I met up with Eric again at 19 and said something like "I could be done now" but I didn't really mean it. I ran into the gas station for another pee break (I swear I have the worlds most dainty bladder), once again I grabbed some potato chunks and off I ran again. OR FUCKING WALKED. My legs were all "HEY. HEY LADY. IT'S US. YOUR LEGS!!! WE AREN'T MOVING BWAHAHAHA!!"

*sigh* Anyway, after a moment or two they got back with the program and we were off. Sort of.

I won't get into the tedious details of mile 16-23 but they were not the most glorious moments of my existence. It happens. You just eat a Picky Bar, complain to your husband, suck it up and carry on.

When things began to improve!
I met Eric at mile 23 and changed my shoes. I wasn't having any issues in my Hoka's but felt that with more walking and hills soon to come I'd jump into my Mizunos since those are pretty easy to walk in. Yeah, I had a moment of doubt at this point regarding my ability to finish but it wasn't particularly noteworthy. (although I'm noting it out of my typical need to be brutally honest.)

"We could just drive the rest of the way to Angie's for lunch maybe?"
I decided that I would suffer it out and see how I was feeling at the Marathon point.
Happily, right after the 25 mile marker, knowing that I had less than 10 to go I knew I could finish and that it would be a silly, slackey, lame decision to bail. At times like these I get a little shouty with myself "YOU CHOOSE THIS" I shout "NOBODY IS FORCING YOU!!!" "YOU SAY YOU LIKE THIS MADNESS!!!" And other motivational shit, you guys get it.

And at mile 25 when things were rough. A REAL motivational sign! BFF love right there.
I was still running most of the time in a slow, intoxicated looking manner but walking up the hills at the toppest of top walking speeds that I could manage. I expect that people in the towns I ran thru probably thought that there was something legitimately wrong with me. Especially when I start busting out tunes.
Which brings us to....

When you get to discover what goes on in my head. Yikes:
-I did a good amount of thinking about a variety of topics. Good stuff like Dr. Who, like my fear of making Mac&cheese and having the sauce separate, how pleased I was with my successful shoe modifications, and what I wanted for dinner and do we have any Ramen??
-I sang (in my head. mostly.)  "do you want to build a snowman" for MILES and am now hoping that I never sing that song again. Around mile 27 or so I sang like, 4 Heart songs in a row which was very retro of me, plus very awesome. At mile 30 I made up a song called "ouch" and- you guessed it- all the lyrics were "ouch!"
-I noticed allllll sorts of shit on the road
a: a dead owl which I was very upset to see
b: a toilet plunger. yep.
c: some really dirty horses. like, days of dirt dirty. you all know how I feel about that....
d: jerks in trucks trying to scare me
e: road art from Angie!!!!
f: construction

The final stretch. Thank God right? What a stupid-long recap!
Luckily I saw Eric about every 2 miles after mile 20. I was constantly needing food and water and Gatorade and to pee in apple orchards. So high maintenance.

The hills were really getting in the way at this point and my legs were complaining that we had been moving for far, far too long. (correct)

I stopped for chips around 30. That huge clip keeps the stuff in my back pocket from bouncing. #fashion
 At the very top of the last stupid mountain I saw Angie running towards me! It was like a freaking Christmas miracle seeing her little red socked self sprinting in my direction. A car gave her a little beep as she paused to cross the street.
"How many people have honked at you?" she eagerly inquired.
"none" I replied "unless you count that one...."
She was rather crestfallen to hear this news. Apparently I am one step short of luscious and attractive in my winter running kit.

As we rounded the corner onto Angie's street Eric was there cheering and FINALLY- after 6.5 hours on the road the sun came out. Thanks a lot sun, you really helped a girl out...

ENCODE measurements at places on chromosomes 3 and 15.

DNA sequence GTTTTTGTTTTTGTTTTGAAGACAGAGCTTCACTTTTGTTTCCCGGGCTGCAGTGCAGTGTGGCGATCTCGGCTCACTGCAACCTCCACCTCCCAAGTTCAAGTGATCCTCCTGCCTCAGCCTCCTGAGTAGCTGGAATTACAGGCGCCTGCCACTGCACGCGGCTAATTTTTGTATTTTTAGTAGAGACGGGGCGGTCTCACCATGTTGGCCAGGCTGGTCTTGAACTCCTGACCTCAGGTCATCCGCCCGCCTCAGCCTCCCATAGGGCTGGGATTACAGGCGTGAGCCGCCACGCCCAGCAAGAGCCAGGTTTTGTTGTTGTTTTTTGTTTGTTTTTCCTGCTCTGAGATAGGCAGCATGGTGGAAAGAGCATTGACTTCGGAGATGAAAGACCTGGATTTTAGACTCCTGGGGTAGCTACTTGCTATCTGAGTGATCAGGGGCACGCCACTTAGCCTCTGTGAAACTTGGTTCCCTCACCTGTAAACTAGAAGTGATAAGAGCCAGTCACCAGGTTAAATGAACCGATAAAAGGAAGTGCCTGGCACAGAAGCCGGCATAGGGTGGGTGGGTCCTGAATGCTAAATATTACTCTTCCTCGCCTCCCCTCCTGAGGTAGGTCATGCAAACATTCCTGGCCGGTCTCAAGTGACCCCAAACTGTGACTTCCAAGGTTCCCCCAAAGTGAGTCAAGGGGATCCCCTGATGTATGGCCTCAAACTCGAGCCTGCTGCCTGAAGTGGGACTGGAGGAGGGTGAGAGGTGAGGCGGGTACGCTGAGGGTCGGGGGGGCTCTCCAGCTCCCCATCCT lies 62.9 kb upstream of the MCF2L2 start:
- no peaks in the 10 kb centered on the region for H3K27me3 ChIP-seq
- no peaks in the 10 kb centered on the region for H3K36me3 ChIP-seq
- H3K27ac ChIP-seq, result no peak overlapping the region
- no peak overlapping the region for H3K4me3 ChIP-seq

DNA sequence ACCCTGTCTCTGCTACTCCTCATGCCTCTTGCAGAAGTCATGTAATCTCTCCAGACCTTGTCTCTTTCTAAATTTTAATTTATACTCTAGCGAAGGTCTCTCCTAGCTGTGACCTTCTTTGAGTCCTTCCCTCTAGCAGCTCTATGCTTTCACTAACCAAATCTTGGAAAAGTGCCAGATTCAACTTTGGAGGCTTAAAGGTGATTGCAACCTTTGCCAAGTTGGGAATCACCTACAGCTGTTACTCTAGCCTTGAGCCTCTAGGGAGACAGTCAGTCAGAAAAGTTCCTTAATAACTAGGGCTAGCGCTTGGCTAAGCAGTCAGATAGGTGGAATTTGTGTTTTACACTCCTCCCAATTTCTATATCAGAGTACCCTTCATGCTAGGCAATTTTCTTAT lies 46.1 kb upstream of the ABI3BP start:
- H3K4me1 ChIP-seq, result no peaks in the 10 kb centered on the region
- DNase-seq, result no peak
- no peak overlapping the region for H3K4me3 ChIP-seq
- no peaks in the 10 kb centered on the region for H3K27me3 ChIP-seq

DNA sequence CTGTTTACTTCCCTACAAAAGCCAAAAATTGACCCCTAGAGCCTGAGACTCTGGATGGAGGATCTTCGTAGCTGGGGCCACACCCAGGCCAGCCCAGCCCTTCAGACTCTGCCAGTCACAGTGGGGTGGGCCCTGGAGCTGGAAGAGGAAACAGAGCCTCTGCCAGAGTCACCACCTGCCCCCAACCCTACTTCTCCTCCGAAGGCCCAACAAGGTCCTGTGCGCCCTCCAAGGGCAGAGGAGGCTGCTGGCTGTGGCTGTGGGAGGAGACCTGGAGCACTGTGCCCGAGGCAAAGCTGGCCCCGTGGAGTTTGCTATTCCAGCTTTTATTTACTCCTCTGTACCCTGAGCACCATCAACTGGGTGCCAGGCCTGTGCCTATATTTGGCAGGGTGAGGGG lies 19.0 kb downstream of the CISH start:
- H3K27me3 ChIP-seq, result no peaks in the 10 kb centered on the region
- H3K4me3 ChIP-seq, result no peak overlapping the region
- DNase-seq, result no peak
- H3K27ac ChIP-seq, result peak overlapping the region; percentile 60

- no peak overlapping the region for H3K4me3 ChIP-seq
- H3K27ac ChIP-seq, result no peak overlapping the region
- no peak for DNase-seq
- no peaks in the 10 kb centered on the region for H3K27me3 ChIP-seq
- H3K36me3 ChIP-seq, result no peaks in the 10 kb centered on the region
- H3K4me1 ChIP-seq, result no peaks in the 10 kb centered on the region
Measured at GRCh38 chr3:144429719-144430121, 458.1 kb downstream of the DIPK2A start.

So we finished in a blaze of glory!
HAH! What a REAL distance runner looks like. Duh.
 It took me about 3 more hours to walk up the moderate incline to Angie's house, and about 10 hours on top of that to take a shower and become a functioning member of society again.
Luckily, when I did reemerge Angie had a mountain of non-seperated Macaroni and Cheese  awaiting my arrival, Eric had cracked the pink champagne and Quinn (Angie and Jon's son) had decided to only be *mildly* suspicious of why we had arrived at his house. Luckily, he busted out his indoor lawnmower and when we were impressed he accepted us into his home. I had a lovely time eating everything in sight, complaining loudly about my self inflicted wounds and basically being a pain in everyone's butt per the usual norm.

So in hindsight I am quite glad I did this crazy run. I was pretty sore for about 24 hours and then began to recover quickly. My pace was not quick, about 10:15 or so but shit kids- 35 miles is not time to drop the hammer. It's good to note that I am very aware that I do not train in a way that would promote excellence in long distances. I more or less wing it and try to have a little fun and a few laughs along the way- I don't suggest that you follow my training plan and try to crack out a 35 (or do, and have fun along the way- not everything needs to be a serious race right?)

Thanks to everyone for the gazzilions of supportive texts, Facebook messages and tweets. I could not be more appreciative of them! Thanks also to everyone who ran their weekend Charity Miles for the "Stand Up To Cancer" charity. I donated my 35 miles to them, as well as donating to the Maine Cancer Foundation (gotta make the miles count right?) Finally though, a huge thanks to Eric and Angie (and Jon and Quinn) for the direct support before, during and after this run. It's you guys who got me to the end of this adventure still standing, coherent and smiling- without you I could not have done it!


  1. I love this. I love goals like this. I biked (so much easier) 62 miles this year when I turned 61. A friend asked why I biked 62??? Well, it's pretty damned hard to make it come out to exactly 61. I thought I did an amazing job of finding an awesome route that was so close. Good for you for doing such a hard one (IMO). I laughed at your old age of starting running. I was 50 when I started.

  2. Very impressive! Did you go up over Streaked Mountain into Buckfield? If so, I am even more impressed!

    1. Thanks! Nah I stuck to 26 the whole time except for a short detour to avoid the traffic mess around Wal-Mart. I'll have to save the run over Streaked for another time ;-)